Those jobs will disappear once the office complex is ready for occupancy. However, they will be replaced by 200 new jobs with an estimated average annual wage of $88,000 — well above Mecklenburg County's average of $38,034. All told, DPFG estimates phase one of Project Husker will translate into nearly $22.9 million in permanent direct employment and labor income.
There are indirect economic ripples that will emanate from MSC's arrival in the Lake Norman region as well. That increase in labor income translates to local household spending by MSC employees, which DPFG estimates could create an additional 115 jobs for the local economy and $5.6 million more in labor income. The industries that would share those 115 jobs run the gamut, from restaurants to real estate to retail (see table, this page).
It's an impact of which local business owners are well aware, and many can't wait for it to hit their bottom line.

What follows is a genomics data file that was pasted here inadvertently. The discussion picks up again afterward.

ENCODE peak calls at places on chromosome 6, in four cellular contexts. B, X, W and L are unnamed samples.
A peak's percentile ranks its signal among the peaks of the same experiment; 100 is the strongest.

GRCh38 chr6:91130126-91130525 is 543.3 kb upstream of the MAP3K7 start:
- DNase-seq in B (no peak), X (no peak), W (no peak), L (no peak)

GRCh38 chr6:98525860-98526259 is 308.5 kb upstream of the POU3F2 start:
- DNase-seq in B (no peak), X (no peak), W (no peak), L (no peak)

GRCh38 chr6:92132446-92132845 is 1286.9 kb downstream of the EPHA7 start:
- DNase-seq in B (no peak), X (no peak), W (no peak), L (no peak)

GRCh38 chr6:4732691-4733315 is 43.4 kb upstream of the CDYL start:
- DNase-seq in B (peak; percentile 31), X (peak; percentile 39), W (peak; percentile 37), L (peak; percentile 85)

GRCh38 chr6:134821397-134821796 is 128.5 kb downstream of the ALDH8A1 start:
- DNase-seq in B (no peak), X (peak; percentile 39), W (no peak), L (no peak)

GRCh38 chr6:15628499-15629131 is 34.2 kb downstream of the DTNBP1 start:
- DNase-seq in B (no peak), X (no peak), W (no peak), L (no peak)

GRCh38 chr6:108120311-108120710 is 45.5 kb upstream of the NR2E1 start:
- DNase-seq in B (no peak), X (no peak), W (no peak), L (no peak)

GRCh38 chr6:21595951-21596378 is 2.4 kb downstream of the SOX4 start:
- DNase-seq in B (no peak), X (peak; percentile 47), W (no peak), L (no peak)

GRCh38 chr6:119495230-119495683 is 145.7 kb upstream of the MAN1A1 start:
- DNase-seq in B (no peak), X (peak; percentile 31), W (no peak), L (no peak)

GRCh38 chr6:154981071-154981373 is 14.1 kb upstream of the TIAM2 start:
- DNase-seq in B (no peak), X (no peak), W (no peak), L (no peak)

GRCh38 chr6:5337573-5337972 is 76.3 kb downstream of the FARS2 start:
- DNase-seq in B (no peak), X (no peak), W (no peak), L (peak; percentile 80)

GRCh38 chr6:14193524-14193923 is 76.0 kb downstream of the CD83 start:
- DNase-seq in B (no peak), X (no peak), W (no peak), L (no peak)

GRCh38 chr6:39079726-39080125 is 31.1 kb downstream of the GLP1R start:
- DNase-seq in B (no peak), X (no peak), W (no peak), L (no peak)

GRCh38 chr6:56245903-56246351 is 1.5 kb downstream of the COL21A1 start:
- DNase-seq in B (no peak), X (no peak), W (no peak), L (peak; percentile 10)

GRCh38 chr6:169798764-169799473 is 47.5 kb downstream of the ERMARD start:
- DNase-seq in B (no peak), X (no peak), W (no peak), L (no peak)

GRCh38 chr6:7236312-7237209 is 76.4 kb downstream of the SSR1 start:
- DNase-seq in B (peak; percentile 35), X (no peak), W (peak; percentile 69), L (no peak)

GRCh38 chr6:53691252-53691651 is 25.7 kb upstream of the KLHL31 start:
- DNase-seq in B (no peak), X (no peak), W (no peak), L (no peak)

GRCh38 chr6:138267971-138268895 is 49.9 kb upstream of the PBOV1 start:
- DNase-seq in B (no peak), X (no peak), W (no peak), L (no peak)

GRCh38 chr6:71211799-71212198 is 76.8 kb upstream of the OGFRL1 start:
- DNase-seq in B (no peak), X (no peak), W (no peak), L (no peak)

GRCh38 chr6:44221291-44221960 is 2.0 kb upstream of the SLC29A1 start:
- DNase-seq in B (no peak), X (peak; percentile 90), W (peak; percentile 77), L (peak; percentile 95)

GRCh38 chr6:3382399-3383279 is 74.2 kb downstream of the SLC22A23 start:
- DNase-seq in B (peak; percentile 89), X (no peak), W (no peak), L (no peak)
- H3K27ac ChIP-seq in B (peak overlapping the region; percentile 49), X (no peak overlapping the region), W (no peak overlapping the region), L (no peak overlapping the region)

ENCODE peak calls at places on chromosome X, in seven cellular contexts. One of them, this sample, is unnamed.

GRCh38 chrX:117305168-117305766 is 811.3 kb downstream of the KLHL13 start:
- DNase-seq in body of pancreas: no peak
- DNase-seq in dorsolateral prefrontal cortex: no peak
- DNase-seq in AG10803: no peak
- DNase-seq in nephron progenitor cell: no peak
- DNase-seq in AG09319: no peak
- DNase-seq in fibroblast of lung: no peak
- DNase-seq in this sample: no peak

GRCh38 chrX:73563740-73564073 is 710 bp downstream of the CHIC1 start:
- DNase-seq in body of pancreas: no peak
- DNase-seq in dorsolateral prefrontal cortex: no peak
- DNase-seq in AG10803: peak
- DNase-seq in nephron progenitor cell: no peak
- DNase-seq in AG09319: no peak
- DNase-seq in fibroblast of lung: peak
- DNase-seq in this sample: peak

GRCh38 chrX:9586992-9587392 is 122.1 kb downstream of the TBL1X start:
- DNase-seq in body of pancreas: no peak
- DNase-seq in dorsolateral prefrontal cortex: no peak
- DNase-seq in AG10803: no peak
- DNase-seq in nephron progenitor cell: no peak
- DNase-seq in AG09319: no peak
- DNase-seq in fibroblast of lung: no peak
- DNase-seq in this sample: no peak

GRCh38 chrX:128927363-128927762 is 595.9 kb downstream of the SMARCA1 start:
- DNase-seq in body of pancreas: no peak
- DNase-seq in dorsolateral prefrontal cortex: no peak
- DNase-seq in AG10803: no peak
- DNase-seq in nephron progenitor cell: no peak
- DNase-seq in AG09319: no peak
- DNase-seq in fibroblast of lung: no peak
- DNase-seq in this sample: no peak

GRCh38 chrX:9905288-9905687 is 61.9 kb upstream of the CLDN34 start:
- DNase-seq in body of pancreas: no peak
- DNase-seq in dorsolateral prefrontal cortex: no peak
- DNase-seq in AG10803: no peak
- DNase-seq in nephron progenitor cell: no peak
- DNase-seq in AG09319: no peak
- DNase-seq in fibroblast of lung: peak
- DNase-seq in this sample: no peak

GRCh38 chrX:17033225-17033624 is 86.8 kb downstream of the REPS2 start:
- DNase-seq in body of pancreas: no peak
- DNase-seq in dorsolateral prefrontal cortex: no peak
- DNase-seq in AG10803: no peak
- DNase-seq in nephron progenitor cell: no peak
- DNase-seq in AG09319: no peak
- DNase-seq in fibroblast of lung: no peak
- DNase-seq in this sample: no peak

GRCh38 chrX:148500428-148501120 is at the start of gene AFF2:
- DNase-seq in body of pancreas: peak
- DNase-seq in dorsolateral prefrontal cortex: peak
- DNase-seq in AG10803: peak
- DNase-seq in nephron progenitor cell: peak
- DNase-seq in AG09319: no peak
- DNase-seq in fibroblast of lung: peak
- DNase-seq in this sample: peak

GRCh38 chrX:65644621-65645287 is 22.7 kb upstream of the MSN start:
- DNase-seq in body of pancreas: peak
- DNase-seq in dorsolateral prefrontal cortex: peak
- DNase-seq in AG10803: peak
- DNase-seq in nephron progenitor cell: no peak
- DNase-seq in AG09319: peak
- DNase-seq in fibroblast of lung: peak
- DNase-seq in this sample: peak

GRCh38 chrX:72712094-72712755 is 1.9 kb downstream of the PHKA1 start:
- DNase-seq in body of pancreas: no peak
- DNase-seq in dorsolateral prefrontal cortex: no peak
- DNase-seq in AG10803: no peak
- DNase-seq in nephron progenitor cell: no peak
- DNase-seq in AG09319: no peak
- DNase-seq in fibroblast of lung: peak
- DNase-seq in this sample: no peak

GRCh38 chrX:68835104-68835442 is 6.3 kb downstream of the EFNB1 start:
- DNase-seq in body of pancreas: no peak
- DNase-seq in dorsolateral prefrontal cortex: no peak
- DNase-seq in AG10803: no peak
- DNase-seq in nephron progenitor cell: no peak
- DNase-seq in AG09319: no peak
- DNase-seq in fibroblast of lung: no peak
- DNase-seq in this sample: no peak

"With as bad as the economy has been, especially for the hospitality industry, this will definitely be welcome," says Boris Bunich with Beacon Investment Management Group, owners of the Homewood Suites hotel adjacent to the MSC project. Referring to his soon-to-be neighbor, Bunich says, "It's definitely not going to be a bad thing."
Homewood Suites has already been an early benefactor of MSC's decision to locate in Davidson. Bunich says the company's core management team stayed at Homewood when they came to town recently to make Project Husker public.
J.J. Roberson, manager of the CHAR-GRILL restaurant in Davidson Commons just across Griffith Street from the project, says he looks forward to the families MSC will bring to the area, which in turn will drive more traffic through his doors, as well as other local eateries.
"It's a great thing," he says. "That's 400 employees who will need places to eat for lunch."
And if Bonnie Cotter's hunch is correct, some of those 400 employees will also need a place for their child's education.
Cotter is the head of school at Davidson Day School, which sits at the corner of Griffith and Jetton streets, within a short walking distance from the MSC campus site. For parents new to the area and looking for school options, Cotter says Davidson Day's toddler-to-teen enrollment options will be well suited for MSC's employees.